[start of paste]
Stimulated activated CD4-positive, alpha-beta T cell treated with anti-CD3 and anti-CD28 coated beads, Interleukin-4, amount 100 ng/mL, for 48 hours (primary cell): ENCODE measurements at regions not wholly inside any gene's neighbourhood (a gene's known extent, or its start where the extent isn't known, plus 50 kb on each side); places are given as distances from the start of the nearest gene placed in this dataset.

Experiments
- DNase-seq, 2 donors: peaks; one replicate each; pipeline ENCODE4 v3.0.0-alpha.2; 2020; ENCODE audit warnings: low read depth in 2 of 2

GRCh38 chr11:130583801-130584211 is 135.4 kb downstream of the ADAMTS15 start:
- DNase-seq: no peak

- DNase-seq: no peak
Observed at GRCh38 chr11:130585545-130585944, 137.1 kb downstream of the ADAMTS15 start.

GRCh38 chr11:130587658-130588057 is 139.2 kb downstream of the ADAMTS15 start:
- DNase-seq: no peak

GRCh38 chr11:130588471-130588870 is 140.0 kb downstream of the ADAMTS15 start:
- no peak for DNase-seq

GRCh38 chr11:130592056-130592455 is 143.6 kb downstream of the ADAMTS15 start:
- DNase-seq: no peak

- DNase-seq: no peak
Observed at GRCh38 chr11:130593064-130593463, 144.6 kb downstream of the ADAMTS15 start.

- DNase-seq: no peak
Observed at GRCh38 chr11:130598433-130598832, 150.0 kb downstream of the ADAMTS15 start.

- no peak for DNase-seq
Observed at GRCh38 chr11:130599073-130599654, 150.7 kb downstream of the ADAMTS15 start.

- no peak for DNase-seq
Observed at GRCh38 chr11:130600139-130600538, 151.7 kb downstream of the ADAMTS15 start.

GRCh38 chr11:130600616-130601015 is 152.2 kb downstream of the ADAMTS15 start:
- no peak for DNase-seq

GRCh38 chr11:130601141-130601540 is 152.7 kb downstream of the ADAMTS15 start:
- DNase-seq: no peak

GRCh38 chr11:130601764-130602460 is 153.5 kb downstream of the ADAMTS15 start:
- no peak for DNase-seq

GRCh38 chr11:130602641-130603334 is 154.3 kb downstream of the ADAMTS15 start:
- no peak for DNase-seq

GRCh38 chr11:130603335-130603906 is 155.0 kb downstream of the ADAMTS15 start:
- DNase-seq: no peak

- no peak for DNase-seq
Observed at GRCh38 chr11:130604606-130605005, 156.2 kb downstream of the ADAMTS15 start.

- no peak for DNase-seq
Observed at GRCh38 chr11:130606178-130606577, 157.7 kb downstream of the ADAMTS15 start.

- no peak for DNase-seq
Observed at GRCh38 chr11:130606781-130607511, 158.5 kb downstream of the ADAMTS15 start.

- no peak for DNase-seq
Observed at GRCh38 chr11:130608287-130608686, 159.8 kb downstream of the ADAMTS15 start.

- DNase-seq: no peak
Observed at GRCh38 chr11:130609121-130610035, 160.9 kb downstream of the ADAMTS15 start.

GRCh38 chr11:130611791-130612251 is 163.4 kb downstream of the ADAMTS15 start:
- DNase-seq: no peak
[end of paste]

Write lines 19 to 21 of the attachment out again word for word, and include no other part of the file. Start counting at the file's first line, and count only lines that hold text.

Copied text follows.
Observed at GRCh38 chr11:130599073-130599654, 150.7 kb downstream of the ADAMTS15 start.

- no peak for DNase-seq
Observed at GRCh38 chr11:130600139-130600538, 151.7 kb downstream of the ADAMTS15 start.